Intervention by Ambassador Rabab Fatima, Permanent Representative of Bangladesh to the UN at the Asia Pacific Group meeting with UN Secretary General on 27 April 2020

Good morning Excellencies, Mr. Secretary General.   Good to see you all.

I thank you, Ambassador, for so ably steering the work of the Group at this profoundly challenging time. I also deeply appreciate this excellent initiative by you, to invite the Secretary General to the APG’s monthly meeting.

I thank you Mr. Secretary General for your pragmatic stewardship in leading the UN system’s response to the COVID-19 pandemic. Your comprehensive focuses on response, mitigation and recovery, and timely appeals and response plans have served to enhance the public’s faith in the UN. Bangladesh was happy to join your Global Ceasefire Appeal and Appeal on Gender based Violence and COVID-19.

The COVID-19 pandemic is taking a heavy toll in Asia and the Pacific. ESCAP’S recently released annual Economic and Social Survey of Asia and the Pacific 2020 forecasts growth in Asia-Pacific developing economies to slow down significantly this year. The ADB revised its growth forecast for the region down to 2.2 percent in 2020, from an initial forecast of 5.5 percent. The estimated increase in health emergency spending will be to the tune of $880 million per year through to 2030. The pandemic’s shock will also have a serious impact on poverty reduction across the region and impact on meeting SDG targets. I shall not go into the details of the heavy impact this will cause to the region, as it has been covered by previous speakers. Allow me, to briefly highlight a few issues of particular relevance for our group.

Against this bleak scenario, having the privilege of the presence of the Secretary General amongst us, my delegation would like to make a few points which are of particular relevance to our Group.

  • Firstly, Asia and the Pacific region host 4 per cent of the migrant workers in the world. The COVID-19 pandemic has created significant distress on migrant workers, and this is bound to have serious socio-economic instability in migrant sending and destination countries alike. The region, characterized by substantial remittance inflows, will suffer heavily due to a significant drop in remittance earning. Managing migrant returns (in big numbers) would be a huge challenge as well. And that would be compounded by the looming restrictions on human mobility due to the pandemic and the resultant drop in the overseas labour market. This will require immediate policy intervention and discussion at global level. We expect you, Mr. Secretary General, to address these developments and initiate discussions to address the growing migration crisis globally.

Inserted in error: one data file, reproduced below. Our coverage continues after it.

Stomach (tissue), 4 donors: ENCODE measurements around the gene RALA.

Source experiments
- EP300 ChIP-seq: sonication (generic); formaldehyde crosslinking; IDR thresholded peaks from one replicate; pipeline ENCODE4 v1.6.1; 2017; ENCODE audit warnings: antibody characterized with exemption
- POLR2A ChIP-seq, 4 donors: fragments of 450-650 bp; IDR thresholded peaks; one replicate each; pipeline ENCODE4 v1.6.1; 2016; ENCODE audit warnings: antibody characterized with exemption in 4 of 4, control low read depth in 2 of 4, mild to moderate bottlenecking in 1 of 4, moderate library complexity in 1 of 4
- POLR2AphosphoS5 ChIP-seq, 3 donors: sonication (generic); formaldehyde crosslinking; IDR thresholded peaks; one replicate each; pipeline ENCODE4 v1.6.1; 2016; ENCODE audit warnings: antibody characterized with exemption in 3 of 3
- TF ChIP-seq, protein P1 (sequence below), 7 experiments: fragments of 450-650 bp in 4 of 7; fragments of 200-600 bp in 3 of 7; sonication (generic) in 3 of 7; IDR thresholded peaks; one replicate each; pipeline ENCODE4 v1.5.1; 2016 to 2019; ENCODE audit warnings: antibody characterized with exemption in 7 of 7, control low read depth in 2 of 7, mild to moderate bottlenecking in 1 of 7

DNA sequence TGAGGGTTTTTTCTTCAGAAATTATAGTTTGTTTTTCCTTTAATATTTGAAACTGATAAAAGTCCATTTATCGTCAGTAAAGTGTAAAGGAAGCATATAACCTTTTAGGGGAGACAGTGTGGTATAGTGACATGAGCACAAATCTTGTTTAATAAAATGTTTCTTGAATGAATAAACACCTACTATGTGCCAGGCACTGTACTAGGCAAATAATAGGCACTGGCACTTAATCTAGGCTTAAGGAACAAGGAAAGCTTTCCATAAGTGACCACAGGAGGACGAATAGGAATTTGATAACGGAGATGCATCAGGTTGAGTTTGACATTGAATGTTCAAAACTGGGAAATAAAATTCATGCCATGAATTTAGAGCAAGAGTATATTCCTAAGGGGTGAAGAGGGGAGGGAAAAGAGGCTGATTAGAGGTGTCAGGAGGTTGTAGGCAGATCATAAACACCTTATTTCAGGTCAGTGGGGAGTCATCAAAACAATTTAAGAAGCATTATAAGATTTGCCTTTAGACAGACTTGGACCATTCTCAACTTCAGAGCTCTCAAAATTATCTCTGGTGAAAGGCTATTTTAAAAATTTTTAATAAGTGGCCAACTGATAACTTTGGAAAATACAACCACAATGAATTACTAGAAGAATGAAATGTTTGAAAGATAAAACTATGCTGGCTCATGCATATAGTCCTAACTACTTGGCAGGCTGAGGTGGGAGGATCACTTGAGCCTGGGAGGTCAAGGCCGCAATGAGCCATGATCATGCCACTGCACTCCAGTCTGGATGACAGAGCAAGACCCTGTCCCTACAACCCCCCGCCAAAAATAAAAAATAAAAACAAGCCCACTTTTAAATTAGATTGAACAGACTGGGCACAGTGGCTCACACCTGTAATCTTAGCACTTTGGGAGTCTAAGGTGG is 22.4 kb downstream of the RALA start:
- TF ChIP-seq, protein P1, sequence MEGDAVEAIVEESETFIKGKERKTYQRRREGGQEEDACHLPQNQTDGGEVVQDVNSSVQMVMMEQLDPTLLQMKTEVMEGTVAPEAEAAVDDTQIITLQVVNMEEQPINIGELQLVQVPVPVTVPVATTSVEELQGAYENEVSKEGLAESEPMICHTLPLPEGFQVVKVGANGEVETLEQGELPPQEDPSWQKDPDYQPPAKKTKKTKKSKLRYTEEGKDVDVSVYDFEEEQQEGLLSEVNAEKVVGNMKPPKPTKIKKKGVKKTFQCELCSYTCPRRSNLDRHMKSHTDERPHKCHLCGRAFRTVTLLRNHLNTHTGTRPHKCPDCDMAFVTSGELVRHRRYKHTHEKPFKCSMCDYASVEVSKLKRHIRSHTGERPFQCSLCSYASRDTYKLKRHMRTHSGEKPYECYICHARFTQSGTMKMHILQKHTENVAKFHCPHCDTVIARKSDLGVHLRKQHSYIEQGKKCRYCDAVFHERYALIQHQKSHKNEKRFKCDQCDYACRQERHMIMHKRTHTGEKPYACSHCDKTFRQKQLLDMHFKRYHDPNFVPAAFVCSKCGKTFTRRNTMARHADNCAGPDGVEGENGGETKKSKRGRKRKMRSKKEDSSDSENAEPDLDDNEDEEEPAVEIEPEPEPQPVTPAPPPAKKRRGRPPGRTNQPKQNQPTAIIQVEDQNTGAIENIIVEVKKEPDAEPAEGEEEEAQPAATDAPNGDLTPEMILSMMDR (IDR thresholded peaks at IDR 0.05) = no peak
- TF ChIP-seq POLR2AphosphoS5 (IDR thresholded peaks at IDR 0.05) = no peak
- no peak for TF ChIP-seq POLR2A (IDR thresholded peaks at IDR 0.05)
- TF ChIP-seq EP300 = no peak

• Secondly, the pandemic was a costly reminder for the need for heightened attention to and action on health emergencies and public health management system. This had not received the attention it deserved; and we are seeing the consequences of that now. The UN has to take the lead for renewed focus on the matter particularly under the agenda ‘Global health and foreign policy’. There have been several initiatives already taken by the GA; but we need to see tangible outcomes; real cooperation and collaboration. [Public health and health emergencies would need to receive greater attention and resources in UN country programmes, post-pandemic.]
  • Thirdly, My delegation commends the UN’s response to this pandemic. The 2 billion-dollar Global HRP and the Response and Recovery Fund are timely steps, so are various packages offered by UN Funds and Programmes. Yet, much more is needed. A comprehensive interagency response will need to be put in place to fulfill the objectives of the funds fully, quickly and in a demand-based manner in the target countries. As your appeals and plans are implemented, we expect you to ensure that APG countries get the fair share of the allocation and benefits from these funds.
  • The UNCTs are now preparing country response plans in different countries. We wish to reiterate that the Country Response and Recovery Plans should be development-focused and aligned with our national priorities while supporting us in meeting our immediate health emergency needs.
  • Finally, Achievement of 2030 Agenda, in which we are already lagging behind, will face greater impediments due to the COVID-19 triggered downturn. We would therefore, need to make adjustments in our global, regional and national efforts to keep us on track. UN would have to initiate deliberations in this regard.
  • We wish to see the UNDS enhance its engagement and coordination with other development partners and donors, international financial institutions, regional bodies, and the private sector to stimulate their support to the APG countries with innovative packages and financial instruments. We will count on your support, Mr. Secretary General, in this regard.

I thank you, Mr. Chair. I thank you all.